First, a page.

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In pictures: G20 leaders toss coins into Rome’s Trevi Fountain

Published: Updated:

Leaders of the world’s biggest economies are taking in the sights in the Eternal City, visiting Rome’s Trevi Fountain before getting back to work hammering out a final statement on climate change.

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Britain's Prime Minister Boris Johnson gestures next to Australia's Prime Minister Scott Morrison in front of the Trevi Fountain during the G20 summit in Rome, Italy, October 31, 2021. REUTERS/Guglielmo Mangiapane
Britain's Prime Minister Boris Johnson gestures next to Australia's Prime Minister Scott Morrison in front of the Trevi Fountain during the G20 summit in Rome, Italy, October 31, 2021. REUTERS/Guglielmo Mangiapane

As the water gurgled behind them, the Group of 20 leaders each tossed a coin into the enormous Baroque-style fountain that has been the backdrop of many a film, most famously Fellini’s “La Dolce Vita.”

G20 leaders from left, India's Prime Minister Narendra Modi, Australia's Prime Minister Scott Morrison, German Chancellor Angela Merkel, Italy's Prime Minister Mario Draghi, French President Emmanuel Macron and British Prime Minister Boris Johnson perform the traditional coin toss in front of the Trevi Fountain during an event for the G20 summit in Rome, Sunday, Oct. 31, 2021. (AP)
G20 leaders from left, India's Prime Minister Narendra Modi, Australia's Prime Minister Scott Morrison, German Chancellor Angela Merkel, Italy's Prime Minister Mario Draghi, French President Emmanuel Macron and British Prime Minister Boris Johnson perform the traditional coin toss in front of the Trevi Fountain during an event for the G20 summit in Rome, Sunday, Oct. 31, 2021. (AP)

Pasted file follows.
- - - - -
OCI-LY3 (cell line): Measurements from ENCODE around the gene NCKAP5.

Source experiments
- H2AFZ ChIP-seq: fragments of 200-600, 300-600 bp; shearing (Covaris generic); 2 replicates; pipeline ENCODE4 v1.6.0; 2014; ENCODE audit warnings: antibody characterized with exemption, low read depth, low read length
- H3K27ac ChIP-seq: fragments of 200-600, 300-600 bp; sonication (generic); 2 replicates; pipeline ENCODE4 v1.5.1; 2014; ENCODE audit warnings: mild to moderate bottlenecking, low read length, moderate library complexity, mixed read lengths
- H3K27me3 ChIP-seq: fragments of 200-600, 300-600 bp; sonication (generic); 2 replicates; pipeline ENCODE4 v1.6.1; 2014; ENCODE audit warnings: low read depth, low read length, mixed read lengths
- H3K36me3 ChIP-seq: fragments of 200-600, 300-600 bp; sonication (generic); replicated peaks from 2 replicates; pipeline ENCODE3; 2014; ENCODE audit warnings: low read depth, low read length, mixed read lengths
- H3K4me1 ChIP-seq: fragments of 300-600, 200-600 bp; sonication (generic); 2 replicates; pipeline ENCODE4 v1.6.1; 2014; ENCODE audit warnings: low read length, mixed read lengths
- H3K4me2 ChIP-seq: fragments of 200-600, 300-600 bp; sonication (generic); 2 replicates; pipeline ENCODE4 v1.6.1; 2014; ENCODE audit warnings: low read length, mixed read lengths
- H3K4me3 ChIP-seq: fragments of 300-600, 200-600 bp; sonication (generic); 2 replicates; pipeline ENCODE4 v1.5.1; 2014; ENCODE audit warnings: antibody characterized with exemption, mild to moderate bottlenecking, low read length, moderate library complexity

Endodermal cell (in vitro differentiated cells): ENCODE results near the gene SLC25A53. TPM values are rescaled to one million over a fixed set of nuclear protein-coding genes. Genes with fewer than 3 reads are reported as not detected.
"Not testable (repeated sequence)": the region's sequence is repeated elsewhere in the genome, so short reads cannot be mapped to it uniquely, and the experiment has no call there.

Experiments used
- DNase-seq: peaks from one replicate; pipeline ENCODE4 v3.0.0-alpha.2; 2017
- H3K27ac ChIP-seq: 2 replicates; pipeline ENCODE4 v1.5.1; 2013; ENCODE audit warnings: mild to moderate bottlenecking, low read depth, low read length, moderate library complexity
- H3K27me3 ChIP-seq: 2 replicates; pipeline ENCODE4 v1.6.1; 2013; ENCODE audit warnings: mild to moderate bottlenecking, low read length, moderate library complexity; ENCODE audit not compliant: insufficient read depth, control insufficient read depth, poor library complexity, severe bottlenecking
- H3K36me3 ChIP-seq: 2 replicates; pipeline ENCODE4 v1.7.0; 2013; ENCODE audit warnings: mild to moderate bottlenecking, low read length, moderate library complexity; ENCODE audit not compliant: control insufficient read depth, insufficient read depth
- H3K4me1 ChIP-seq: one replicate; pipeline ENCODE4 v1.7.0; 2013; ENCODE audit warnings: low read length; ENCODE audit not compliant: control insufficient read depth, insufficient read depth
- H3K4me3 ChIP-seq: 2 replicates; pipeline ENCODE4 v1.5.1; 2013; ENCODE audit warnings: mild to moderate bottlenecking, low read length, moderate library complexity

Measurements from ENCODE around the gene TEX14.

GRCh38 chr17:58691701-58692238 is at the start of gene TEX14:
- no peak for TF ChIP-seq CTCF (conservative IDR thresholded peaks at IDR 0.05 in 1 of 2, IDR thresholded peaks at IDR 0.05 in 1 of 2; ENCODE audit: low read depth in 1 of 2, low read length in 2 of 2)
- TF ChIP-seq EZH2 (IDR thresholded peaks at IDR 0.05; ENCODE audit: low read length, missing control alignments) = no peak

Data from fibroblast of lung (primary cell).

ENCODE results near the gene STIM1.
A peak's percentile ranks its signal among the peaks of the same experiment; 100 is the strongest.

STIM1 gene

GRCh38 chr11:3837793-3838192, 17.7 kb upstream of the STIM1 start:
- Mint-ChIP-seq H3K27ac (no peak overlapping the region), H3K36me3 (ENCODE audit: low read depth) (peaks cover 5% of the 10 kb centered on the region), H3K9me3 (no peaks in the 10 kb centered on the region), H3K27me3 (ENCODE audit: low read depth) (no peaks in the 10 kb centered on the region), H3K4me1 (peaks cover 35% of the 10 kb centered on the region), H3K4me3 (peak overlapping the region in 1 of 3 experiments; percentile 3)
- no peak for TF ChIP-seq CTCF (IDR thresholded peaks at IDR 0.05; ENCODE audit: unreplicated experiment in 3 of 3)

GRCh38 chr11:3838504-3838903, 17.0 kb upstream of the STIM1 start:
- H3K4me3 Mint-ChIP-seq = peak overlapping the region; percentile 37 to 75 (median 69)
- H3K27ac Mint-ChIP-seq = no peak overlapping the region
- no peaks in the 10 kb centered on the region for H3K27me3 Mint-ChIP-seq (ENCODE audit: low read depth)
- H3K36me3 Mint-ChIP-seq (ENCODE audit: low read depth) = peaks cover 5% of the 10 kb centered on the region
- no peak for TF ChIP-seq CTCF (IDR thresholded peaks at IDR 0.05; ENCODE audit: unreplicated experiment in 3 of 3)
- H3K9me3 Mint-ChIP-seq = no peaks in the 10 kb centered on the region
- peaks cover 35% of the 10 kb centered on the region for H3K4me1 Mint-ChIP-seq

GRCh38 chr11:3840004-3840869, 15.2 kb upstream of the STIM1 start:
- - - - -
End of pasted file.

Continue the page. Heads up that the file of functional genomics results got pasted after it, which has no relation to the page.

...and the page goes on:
Legend has it that if you throw a coin into the fountain, you’ll return to Rome. Not all members of the G-20 participated in the Sunday coin toss; notably absent was US President Joe Biden.

Italian Prime Minister Mario Draghi waves next to French President Emmanuel Macron and Germany's acting Chancellor Angela Merkel in front of the Trevi Fountain during the G20 summit in Rome, Italy, October 31, 2021. REUTERS/Guglielmo Mangiapane
Italian Prime Minister Mario Draghi waves next to French President Emmanuel Macron and Germany's acting Chancellor Angela Merkel in front of the Trevi Fountain during the G20 summit in Rome, Italy, October 31, 2021. REUTERS/Guglielmo Mangiapane

The fountain, which draws its source from Rome’s ancient aqueducts, went through various phases of design before its current version was inaugurated in the mid-1700s. It depicts Neptune, the god of the sea, taming the waters. Built into a wall of the Palazzo Poli behind it, the fountain draws its name from its location at the confluence of three streets, or “tre vie,” in Rome’s historic center.

Britain's Prime Minister Boris Johnson gestures next to Australia's Prime Minister Scott Morrison in front of the Trevi Fountain during the G20 summit in Rome, Italy, October 31, 2021. REUTERS/Guglielmo Mangiapane
Britain's Prime Minister Boris Johnson gestures next to Australia's Prime Minister Scott Morrison in front of the Trevi Fountain during the G20 summit in Rome, Italy, October 31, 2021. REUTERS/Guglielmo Mangiapane

The coins are regularly scooped out of the travertine basin of the fountain and given to charity.

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